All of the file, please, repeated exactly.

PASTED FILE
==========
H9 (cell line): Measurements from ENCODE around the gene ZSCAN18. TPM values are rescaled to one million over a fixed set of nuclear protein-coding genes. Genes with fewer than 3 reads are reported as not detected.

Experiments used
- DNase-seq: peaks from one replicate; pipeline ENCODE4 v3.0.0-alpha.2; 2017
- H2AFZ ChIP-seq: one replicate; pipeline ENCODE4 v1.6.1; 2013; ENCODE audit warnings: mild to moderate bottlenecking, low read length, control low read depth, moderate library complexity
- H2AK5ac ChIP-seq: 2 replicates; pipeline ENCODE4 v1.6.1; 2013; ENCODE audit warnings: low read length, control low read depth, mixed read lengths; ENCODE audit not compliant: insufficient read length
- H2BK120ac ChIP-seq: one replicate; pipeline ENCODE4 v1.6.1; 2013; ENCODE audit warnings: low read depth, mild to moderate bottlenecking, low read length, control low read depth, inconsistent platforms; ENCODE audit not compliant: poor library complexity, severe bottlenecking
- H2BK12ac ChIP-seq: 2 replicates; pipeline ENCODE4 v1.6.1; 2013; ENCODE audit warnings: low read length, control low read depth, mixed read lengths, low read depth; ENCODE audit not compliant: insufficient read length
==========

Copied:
H9 (cell line): Measurements from ENCODE around the gene ZSCAN18. TPM values are rescaled to one million over a fixed set of nuclear protein-coding genes. Genes with fewer than 3 reads are reported as not detected.

Experiments used
- DNase-seq: peaks from one replicate; pipeline ENCODE4 v3.0.0-alpha.2; 2017
- H2AFZ ChIP-seq: one replicate; pipeline ENCODE4 v1.6.1; 2013; ENCODE audit warnings: mild to moderate bottlenecking, low read length, control low read depth, moderate library complexity
- H2AK5ac ChIP-seq: 2 replicates; pipeline ENCODE4 v1.6.1; 2013; ENCODE audit warnings: low read length, control low read depth, mixed read lengths; ENCODE audit not compliant: insufficient read length
- H2BK120ac ChIP-seq: one replicate; pipeline ENCODE4 v1.6.1; 2013; ENCODE audit warnings: low read depth, mild to moderate bottlenecking, low read length, control low read depth, inconsistent platforms; ENCODE audit not compliant: poor library complexity, severe bottlenecking
- H2BK12ac ChIP-seq: 2 replicates; pipeline ENCODE4 v1.6.1; 2013; ENCODE audit warnings: low read length, control low read depth, mixed read lengths, low read depth; ENCODE audit not compliant: insufficient read length